CONCLUSIONS: For high drinking frequency per week, more alcohol intake per drinking day was associated with an increased risk of glomerular hyperfiltration, while for low drinking frequency per week, only very high alcohol intake per drinking day was associated with an increased risk of glomerular hyperfiltration in middle-aged Japanese men.

27 April 2023 In Liver Disease

BACKGROUND: Alcohol use increases the risk of many conditions in addition to liver disease; patients with alcohol-related liver disease (ALD) are therefore at risk from both extra-hepatic and hepatic disease. AIMS: This review synthesises information about non-liver-related mortality in persons with ALD. METHODS: A systematic literature review was performed to identify studies describing non-liver outcomes in ALD. Information about overall non-liver mortality was extracted from included studies and sub-categorised into major causes: cardiovascular disease (CVD), non-liver cancer and infection. Single-proportion meta-analysis was done to calculate incidence rates (events/1000 patient-years) and relative risks (RR) compared with control populations.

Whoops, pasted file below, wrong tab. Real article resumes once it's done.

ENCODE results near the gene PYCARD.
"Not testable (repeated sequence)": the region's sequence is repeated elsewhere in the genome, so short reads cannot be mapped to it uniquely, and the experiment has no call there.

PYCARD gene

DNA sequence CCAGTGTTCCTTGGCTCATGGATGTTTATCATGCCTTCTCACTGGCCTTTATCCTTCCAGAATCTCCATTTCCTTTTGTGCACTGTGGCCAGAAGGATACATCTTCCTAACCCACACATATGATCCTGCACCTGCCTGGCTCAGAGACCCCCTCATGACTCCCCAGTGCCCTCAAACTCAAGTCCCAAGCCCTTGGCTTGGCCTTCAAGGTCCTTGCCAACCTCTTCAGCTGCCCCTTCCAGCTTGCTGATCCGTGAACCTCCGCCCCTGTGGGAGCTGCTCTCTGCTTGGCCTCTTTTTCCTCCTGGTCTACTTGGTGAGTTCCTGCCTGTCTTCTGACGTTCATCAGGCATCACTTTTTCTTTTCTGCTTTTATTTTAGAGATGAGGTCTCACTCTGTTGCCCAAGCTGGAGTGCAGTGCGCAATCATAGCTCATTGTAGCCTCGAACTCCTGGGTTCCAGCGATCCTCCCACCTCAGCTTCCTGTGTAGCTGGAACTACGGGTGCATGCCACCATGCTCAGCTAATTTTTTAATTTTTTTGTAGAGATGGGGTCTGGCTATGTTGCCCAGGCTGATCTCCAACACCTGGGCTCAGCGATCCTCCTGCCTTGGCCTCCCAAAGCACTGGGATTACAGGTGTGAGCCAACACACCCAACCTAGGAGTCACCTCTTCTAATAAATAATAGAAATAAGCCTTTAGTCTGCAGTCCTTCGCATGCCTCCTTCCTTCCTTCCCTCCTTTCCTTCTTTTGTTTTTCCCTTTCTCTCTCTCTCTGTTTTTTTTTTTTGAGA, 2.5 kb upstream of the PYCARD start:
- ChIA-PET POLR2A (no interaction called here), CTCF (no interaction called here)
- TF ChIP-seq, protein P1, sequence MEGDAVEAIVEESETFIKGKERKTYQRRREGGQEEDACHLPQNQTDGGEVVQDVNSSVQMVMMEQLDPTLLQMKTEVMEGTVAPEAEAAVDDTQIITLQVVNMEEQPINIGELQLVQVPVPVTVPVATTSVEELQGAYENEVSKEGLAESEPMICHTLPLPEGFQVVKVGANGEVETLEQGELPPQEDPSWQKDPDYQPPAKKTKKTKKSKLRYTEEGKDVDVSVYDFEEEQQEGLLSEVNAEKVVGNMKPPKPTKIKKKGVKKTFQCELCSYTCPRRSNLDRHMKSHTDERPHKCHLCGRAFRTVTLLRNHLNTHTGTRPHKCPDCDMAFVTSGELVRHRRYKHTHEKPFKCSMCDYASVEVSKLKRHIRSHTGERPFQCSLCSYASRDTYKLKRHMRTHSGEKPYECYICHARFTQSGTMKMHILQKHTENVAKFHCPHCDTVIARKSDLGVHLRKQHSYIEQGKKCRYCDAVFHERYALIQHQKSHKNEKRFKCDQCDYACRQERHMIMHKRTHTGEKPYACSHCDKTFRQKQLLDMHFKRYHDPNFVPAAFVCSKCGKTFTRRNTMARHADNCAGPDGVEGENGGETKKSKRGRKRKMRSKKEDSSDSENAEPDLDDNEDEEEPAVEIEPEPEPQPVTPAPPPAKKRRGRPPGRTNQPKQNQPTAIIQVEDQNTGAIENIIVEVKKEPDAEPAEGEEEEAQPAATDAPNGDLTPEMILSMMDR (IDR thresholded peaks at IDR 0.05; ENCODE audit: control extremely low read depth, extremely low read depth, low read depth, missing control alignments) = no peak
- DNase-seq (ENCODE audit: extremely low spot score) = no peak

RESULTS: Thirty-seven studies describing 50 302 individuals with 155 820 patient-years of follow-up were included. Diabetes, CVD and obesity were highly prevalent amongst included patients (5.4%, 10.4% and 20.8% respectively). Outcomes varied across the spectrum of ALD: in alcohol-related fatty liver the rate of non-liver mortality was 43.4/1000 patient-years, whereas in alcoholic hepatitis the rate of non-liver mortality was 22.5/1000 patient-years. The risk of all studied outcomes was higher in ALD compared with control populations: The RR of death from CVD was 2.4 (1.6-3.8), from non-hepatic cancer 2.2 (1.6-2.9) and from infection 8.2 (4.7-14.3). CONCLUSION: Persons with ALD are at high risk of death from non-liver causes such as cardiovascular disease and non-hepatic cancer.